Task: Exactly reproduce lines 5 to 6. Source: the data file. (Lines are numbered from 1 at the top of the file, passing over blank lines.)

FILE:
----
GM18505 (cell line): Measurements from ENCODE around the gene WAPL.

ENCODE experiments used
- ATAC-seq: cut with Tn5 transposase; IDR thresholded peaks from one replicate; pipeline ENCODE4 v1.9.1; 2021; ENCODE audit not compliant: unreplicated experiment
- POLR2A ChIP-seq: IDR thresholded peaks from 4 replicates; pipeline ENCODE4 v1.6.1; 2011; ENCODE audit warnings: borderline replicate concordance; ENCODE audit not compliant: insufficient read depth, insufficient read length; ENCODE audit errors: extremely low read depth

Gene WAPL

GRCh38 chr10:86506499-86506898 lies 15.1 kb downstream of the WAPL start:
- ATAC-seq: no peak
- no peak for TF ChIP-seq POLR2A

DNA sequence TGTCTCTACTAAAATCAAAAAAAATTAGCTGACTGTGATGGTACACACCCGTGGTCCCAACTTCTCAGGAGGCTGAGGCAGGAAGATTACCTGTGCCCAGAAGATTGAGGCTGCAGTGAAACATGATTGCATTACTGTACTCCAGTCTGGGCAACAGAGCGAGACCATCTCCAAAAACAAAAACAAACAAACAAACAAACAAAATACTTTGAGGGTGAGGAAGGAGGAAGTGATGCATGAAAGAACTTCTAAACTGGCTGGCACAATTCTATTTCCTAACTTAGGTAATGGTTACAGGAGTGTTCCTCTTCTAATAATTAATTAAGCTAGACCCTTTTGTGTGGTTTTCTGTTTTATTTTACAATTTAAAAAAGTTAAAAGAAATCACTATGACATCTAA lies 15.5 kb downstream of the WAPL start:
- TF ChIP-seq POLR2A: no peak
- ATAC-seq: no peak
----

Gene WAPL

GRCh38 chr10:86506499-86506898 lies 15.1 kb downstream of the WAPL start: